by Scott Lewis
Before you start an upgrade, what are some of the checklist items you should consider? Some software vendors prefer to do upgrades themselves, which could be an excellent option because the vendor is then responsible for the upgrade’s success. Other vendors will leave the process to paid consultants or allow your internal staff to perform the upgrade. However, hiring a consultant to perform the work might be money well spent. Each option has pros and cons, but you need to follow a process regardless of who is applying the upgrade. According to eLearning Industry, here are some of the steps you should take before you start any application or operating-system upgrade.
- Publicize your intention to upgrade, and engage owners, end-users, trainers, administrators, and other software vendors. Such communication will allow you to work through compatibility issues, discuss how the upgrade will affect each party, and identify what may be required, such as testing and reporting issues.
- Choose a change control planning team and be aware than technical issues are only some of the issues that may arise during an application upgrade.
Typically, the most significant gap in this process is communication with people who are not directly involved in the process, creating public relations issues on the upgrade’s backside. Often, third-party consultants or developers may need to be in the loop on the upgrade’s timing and testing.
- During the site and software review, document and track customizations within the software or applications that push or pull data from the software to be upgraded. Specifications regarding hardware and software settings open a door of retreat if the upgrade goes sideways. Documentation also will allow integrated third-party applications or hosted applications to connect and be tested following the proper upgrade process.
- Develop upgrade and roll-out plans. Who is going to do the upgrade? Are you upgrading only one application, or other applications and add-ons that need to be upgraded at the same time? Do your current hardware and operating systems support the software upgrade? Consider the timeline. When, how long, and what human resources will you need to test the upgrade and any integrated software? If the upgrade extends to workstations, who is performing this task? Can these upgrades be pushed from the server? Who is communicating with the end-users, and what do the upgrades mean for them?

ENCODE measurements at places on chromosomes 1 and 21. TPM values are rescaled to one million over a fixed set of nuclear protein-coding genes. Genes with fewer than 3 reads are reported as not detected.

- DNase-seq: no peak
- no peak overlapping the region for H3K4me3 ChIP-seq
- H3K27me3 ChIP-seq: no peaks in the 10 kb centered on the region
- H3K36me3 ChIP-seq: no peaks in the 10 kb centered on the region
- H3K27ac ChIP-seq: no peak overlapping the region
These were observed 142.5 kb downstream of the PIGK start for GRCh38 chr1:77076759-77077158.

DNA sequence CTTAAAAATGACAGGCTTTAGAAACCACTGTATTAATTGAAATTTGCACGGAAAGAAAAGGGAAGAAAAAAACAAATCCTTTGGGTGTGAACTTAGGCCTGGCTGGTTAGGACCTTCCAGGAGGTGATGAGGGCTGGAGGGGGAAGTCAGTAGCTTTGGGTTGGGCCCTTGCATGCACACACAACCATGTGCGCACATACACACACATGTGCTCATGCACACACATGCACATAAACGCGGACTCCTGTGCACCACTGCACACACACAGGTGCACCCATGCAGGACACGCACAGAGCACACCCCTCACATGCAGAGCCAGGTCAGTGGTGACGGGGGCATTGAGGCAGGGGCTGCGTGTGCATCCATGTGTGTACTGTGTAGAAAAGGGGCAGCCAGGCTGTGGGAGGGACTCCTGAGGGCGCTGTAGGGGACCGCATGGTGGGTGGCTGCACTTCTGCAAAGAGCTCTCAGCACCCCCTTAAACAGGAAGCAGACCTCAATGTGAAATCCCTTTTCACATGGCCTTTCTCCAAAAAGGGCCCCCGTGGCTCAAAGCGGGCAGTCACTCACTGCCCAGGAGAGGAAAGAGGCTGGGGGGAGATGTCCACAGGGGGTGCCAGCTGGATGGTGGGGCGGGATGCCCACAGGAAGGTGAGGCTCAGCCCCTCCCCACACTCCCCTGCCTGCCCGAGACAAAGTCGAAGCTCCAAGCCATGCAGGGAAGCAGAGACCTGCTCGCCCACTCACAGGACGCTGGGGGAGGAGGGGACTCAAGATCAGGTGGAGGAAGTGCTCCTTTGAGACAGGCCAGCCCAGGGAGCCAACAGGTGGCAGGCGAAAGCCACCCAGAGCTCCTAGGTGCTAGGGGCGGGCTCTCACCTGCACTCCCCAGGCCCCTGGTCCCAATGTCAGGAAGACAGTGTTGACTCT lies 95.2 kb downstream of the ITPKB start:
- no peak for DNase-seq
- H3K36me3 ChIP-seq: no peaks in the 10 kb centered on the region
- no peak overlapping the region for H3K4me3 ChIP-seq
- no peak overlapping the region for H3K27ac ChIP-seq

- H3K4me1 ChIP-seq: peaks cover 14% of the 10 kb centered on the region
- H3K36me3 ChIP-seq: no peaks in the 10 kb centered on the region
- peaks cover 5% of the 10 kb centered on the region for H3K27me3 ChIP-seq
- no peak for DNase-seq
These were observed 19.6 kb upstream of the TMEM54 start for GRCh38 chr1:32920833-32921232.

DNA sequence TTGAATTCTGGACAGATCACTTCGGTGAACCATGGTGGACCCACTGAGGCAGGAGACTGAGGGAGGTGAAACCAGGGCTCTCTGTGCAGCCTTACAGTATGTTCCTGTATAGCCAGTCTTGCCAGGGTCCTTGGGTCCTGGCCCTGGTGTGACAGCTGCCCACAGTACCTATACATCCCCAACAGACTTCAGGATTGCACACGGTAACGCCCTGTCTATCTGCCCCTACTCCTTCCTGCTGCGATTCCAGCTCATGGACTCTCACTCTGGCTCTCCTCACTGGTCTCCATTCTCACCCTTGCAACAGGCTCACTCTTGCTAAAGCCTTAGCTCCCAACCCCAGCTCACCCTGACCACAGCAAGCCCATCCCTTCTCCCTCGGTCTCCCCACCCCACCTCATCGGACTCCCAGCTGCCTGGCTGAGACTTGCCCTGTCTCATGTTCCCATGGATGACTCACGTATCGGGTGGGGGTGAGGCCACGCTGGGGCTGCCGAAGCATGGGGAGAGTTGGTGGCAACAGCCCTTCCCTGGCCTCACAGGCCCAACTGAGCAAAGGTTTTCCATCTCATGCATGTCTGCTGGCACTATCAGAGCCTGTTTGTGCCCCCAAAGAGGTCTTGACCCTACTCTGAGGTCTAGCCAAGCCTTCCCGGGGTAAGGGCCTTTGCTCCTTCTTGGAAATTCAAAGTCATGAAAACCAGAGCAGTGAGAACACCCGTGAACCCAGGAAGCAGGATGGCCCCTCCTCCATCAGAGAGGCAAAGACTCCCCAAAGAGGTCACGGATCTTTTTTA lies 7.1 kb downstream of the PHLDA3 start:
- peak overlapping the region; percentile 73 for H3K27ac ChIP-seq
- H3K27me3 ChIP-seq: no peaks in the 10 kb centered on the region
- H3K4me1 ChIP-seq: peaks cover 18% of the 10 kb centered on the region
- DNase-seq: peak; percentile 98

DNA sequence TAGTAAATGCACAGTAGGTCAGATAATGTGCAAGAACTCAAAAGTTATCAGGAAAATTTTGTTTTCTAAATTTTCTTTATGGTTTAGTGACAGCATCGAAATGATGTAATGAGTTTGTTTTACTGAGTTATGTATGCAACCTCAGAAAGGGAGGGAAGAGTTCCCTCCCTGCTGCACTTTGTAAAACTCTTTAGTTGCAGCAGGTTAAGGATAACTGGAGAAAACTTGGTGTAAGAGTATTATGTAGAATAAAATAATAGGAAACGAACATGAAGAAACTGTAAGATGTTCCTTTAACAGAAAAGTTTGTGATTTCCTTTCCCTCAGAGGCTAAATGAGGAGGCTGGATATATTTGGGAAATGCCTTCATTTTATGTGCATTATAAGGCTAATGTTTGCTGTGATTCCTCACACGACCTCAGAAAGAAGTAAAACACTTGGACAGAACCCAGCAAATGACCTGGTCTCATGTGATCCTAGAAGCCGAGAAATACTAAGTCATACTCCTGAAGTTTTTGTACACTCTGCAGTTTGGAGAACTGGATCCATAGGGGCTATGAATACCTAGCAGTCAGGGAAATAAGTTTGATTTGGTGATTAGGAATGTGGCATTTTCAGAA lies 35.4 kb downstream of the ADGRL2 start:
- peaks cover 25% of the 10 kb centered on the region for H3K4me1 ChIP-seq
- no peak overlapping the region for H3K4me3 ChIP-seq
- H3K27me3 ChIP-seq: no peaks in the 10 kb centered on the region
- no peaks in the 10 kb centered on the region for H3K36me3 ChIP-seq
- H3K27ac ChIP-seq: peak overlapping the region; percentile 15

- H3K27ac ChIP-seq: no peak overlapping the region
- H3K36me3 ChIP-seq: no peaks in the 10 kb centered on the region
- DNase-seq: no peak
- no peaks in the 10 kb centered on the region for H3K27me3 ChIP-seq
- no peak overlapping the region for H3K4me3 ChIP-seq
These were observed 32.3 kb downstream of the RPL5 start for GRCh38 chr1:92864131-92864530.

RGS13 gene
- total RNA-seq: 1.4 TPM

- Back up! I cannot say enough to back up your systems, software, and data. Unless you have the system capacity to ultimately build a new system and run the new and old in parallel, your only saving grace will be your backup. Don’t just do a backup, but also a test restore. Make sure that the backup is usable and there are no issues that will come back to bite you later.
When upgrading hardware, remember the basic housekeeping tasks that also need to be done, regardless of your servers, workstations, or even your phone system. Completing these tasks will make things easier for you and remove some of the risks from the upgrade. Uninstall unnecessary software, such as apps, software that was in use for years but has been discontinued, or test software. It might be time to remove that software completely from the system, or at least from the production system unless you are keeping it for historical reasons. There are reasons you might want to keep such software (or databases) around; however, move them to a separate system that operates independently of your production system. By isolating old software and operating systems, you can protect the integrity of historical data and avoid compromising your production security or slowing down the production system.
Scan your system for viruses, malware, crypto, and ransomware. The last thing you need is to have a ransomware virus execute in the middle of your software or hardware upgrade, which will make a long night even longer and more frustrating. If the inevitable happens, your backup could save you, so make sure you have a well-tested backup. Viruses have become very intelligent and, in some cases, are more destructive now than ever before. Some can be triggered by events; they hide on your network and wait for a specific condition to exist, then they activate and spread.
Defragment your system, or complete general, disk-management steps to ensure that you do not have a hard drive that’s failing or compromising the upgrade process. It is much easier to make sure that your system is in good shape before you upgrade. I know that sounds contradictory to why you are upgrading, but systems in good health stand a higher chance of being in good health following the upgrade.
Watch for Part Three of this article in next month’s Small Business Monthly!
Scott Lewis is the President and CEO of Winning Technologies Group of Companies, which includes Liberty One Software. Scott has more than 36 years of experience in the technology industry and is a nationally recognized speaker and author on technology subjects. Scott has worked with hundreds of large and small businesses to empower them to use technology to improve work processes, increase productivity, and reduce costs. Scott has designed thousands of systems for large, medium, and small companies, and Winning Technologies’ goal is to work with companies on the selection, implementation, management, and support of technology resources. Learn more about Winning Technologies at www.winningtech.com or call 877-379-8279. To learn more about Business Manager 365, visit www.businessmanager365.com.
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